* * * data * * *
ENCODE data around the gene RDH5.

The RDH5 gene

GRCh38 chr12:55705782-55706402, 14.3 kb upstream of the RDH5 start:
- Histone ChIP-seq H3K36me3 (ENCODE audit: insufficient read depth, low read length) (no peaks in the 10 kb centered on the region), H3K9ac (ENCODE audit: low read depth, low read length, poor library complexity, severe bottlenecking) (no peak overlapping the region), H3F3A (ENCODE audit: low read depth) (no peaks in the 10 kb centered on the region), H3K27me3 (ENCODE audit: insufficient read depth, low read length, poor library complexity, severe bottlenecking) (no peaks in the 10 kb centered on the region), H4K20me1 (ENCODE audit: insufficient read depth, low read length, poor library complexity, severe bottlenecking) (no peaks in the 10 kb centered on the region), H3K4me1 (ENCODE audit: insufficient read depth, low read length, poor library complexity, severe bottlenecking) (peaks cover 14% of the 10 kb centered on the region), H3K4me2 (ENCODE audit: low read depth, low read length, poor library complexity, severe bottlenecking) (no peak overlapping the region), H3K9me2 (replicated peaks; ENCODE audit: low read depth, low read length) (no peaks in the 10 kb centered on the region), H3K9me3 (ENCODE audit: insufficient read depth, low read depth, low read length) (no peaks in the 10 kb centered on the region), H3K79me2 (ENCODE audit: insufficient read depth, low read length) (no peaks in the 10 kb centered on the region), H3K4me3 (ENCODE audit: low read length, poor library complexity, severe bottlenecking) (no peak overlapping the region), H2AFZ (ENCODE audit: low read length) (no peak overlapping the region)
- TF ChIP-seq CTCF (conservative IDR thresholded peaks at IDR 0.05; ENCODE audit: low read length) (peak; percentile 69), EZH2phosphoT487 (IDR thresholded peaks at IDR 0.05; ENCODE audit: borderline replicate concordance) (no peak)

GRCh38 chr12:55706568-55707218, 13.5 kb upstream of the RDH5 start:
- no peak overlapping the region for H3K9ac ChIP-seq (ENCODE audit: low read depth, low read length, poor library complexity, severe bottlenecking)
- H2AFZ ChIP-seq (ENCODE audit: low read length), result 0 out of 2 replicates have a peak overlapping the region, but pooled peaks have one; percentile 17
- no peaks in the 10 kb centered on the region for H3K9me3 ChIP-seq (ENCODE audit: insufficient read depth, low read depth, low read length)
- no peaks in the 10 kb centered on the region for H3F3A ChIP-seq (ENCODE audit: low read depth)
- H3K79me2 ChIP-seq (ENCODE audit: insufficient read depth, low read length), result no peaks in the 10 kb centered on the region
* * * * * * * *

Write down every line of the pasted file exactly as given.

ENCODE data around the gene RDH5.

The RDH5 gene

GRCh38 chr12:55705782-55706402, 14.3 kb upstream of the RDH5 start:
- Histone ChIP-seq H3K36me3 (ENCODE audit: insufficient read depth, low read length) (no peaks in the 10 kb centered on the region), H3K9ac (ENCODE audit: low read depth, low read length, poor library complexity, severe bottlenecking) (no peak overlapping the region), H3F3A (ENCODE audit: low read depth) (no peaks in the 10 kb centered on the region), H3K27me3 (ENCODE audit: insufficient read depth, low read length, poor library complexity, severe bottlenecking) (no peaks in the 10 kb centered on the region), H4K20me1 (ENCODE audit: insufficient read depth, low read length, poor library complexity, severe bottlenecking) (no peaks in the 10 kb centered on the region), H3K4me1 (ENCODE audit: insufficient read depth, low read length, poor library complexity, severe bottlenecking) (peaks cover 14% of the 10 kb centered on the region), H3K4me2 (ENCODE audit: low read depth, low read length, poor library complexity, severe bottlenecking) (no peak overlapping the region), H3K9me2 (replicated peaks; ENCODE audit: low read depth, low read length) (no peaks in the 10 kb centered on the region), H3K9me3 (ENCODE audit: insufficient read depth, low read depth, low read length) (no peaks in the 10 kb centered on the region), H3K79me2 (ENCODE audit: insufficient read depth, low read length) (no peaks in the 10 kb centered on the region), H3K4me3 (ENCODE audit: low read length, poor library complexity, severe bottlenecking) (no peak overlapping the region), H2AFZ (ENCODE audit: low read length) (no peak overlapping the region)
- TF ChIP-seq CTCF (conservative IDR thresholded peaks at IDR 0.05; ENCODE audit: low read length) (peak; percentile 69), EZH2phosphoT487 (IDR thresholded peaks at IDR 0.05; ENCODE audit: borderline replicate concordance) (no peak)

GRCh38 chr12:55706568-55707218, 13.5 kb upstream of the RDH5 start:
- no peak overlapping the region for H3K9ac ChIP-seq (ENCODE audit: low read depth, low read length, poor library complexity, severe bottlenecking)
- H2AFZ ChIP-seq (ENCODE audit: low read length), result 0 out of 2 replicates have a peak overlapping the region, but pooled peaks have one; percentile 17
- no peaks in the 10 kb centered on the region for H3K9me3 ChIP-seq (ENCODE audit: insufficient read depth, low read depth, low read length)
- no peaks in the 10 kb centered on the region for H3F3A ChIP-seq (ENCODE audit: low read depth)
- H3K79me2 ChIP-seq (ENCODE audit: insufficient read depth, low read length), result no peaks in the 10 kb centered on the region